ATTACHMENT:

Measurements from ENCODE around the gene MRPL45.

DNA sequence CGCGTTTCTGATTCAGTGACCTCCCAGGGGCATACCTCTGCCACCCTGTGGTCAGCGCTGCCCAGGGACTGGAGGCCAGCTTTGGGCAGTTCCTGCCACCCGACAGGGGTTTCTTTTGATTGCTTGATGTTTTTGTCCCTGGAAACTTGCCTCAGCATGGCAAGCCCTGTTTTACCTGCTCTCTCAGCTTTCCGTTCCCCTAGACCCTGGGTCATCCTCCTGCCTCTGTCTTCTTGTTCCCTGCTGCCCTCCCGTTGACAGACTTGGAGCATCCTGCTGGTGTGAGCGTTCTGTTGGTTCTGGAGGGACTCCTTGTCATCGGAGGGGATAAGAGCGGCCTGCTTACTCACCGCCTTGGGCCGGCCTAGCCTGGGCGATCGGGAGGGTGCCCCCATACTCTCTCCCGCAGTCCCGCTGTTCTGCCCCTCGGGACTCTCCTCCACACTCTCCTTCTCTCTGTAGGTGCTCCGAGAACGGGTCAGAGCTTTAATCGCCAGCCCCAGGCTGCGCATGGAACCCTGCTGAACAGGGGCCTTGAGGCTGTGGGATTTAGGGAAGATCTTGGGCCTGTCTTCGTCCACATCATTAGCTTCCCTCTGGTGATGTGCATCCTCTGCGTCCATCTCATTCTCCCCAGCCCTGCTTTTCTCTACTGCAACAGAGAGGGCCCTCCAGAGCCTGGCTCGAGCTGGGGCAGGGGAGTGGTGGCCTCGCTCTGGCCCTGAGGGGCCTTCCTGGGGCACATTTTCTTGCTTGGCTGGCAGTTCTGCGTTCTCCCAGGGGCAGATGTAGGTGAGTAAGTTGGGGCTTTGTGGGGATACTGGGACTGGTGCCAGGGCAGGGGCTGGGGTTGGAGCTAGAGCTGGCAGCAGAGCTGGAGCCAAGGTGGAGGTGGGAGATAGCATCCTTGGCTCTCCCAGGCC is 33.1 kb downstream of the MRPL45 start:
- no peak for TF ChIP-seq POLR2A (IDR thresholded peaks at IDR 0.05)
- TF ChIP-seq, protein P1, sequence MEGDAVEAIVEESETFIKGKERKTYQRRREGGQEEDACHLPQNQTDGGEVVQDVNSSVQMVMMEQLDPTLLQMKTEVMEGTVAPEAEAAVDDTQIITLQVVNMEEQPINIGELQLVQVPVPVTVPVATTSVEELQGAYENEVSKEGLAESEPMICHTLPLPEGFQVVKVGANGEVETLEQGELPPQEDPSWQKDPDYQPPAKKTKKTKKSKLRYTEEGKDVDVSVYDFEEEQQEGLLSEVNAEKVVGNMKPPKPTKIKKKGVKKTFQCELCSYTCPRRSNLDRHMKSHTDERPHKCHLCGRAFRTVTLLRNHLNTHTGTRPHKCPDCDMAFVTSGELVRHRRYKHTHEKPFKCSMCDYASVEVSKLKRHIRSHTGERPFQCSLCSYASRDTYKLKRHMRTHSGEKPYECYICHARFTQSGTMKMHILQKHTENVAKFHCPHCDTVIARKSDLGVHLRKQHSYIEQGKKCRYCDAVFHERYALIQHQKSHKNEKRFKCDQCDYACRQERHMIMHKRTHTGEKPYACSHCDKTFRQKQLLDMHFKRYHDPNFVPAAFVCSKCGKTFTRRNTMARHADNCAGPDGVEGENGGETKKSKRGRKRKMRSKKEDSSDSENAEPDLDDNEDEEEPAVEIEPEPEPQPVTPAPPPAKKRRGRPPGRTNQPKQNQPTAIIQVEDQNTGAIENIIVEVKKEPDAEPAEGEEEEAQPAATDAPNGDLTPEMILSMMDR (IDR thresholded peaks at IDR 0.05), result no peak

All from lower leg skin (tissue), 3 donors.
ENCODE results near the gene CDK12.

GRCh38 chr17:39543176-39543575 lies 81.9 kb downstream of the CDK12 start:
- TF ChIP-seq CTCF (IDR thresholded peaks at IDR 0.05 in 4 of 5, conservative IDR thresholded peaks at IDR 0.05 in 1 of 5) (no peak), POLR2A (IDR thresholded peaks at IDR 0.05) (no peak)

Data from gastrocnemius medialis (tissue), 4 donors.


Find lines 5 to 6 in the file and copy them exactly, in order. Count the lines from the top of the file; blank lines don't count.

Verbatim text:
All from lower leg skin (tissue), 3 donors.
ENCODE results near the gene CDK12.